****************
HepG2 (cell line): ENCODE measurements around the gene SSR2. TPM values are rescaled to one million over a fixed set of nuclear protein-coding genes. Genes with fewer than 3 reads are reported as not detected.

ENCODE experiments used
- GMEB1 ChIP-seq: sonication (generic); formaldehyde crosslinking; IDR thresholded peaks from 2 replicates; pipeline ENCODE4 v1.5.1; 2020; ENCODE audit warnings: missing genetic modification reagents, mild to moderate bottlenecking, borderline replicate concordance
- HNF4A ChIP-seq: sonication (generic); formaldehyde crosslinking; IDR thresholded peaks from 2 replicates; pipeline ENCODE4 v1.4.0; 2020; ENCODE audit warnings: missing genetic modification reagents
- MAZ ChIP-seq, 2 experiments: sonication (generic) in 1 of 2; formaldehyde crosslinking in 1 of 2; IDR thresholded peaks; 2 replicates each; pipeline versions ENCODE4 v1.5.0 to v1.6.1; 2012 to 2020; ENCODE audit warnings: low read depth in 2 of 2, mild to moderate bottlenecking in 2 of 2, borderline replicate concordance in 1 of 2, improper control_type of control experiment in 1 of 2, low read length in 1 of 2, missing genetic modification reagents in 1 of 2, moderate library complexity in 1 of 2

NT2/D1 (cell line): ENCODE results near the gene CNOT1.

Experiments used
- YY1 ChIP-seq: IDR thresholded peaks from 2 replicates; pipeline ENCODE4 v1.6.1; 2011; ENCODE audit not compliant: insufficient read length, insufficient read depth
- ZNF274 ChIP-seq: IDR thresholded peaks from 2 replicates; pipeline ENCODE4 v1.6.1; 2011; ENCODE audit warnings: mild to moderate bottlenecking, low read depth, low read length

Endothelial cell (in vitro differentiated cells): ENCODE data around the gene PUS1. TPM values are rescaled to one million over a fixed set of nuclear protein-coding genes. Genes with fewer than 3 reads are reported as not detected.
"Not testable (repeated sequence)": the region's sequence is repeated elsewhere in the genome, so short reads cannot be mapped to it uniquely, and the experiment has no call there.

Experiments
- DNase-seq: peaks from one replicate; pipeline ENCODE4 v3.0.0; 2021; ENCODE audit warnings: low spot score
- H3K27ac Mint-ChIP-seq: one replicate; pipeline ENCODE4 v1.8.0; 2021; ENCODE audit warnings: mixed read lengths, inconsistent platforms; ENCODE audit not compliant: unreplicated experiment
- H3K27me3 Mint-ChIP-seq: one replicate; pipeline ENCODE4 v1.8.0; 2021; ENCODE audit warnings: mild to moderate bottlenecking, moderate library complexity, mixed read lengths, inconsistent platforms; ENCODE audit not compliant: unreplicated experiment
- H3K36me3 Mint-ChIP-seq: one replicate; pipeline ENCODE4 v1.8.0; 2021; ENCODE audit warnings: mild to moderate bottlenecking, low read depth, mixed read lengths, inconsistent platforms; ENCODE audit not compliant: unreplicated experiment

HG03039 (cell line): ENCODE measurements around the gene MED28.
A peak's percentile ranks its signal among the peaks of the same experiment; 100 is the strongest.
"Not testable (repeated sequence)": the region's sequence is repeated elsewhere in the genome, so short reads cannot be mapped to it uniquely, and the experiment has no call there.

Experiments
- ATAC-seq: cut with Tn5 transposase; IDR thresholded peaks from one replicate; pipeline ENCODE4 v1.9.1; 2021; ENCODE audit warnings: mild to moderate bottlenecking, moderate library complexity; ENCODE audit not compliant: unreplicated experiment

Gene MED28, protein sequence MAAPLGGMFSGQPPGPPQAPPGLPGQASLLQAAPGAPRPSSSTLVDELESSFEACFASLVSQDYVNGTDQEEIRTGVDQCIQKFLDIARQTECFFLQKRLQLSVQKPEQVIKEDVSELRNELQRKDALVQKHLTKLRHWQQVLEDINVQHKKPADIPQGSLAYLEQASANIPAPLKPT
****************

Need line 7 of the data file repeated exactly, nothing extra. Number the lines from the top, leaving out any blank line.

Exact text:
Experiments used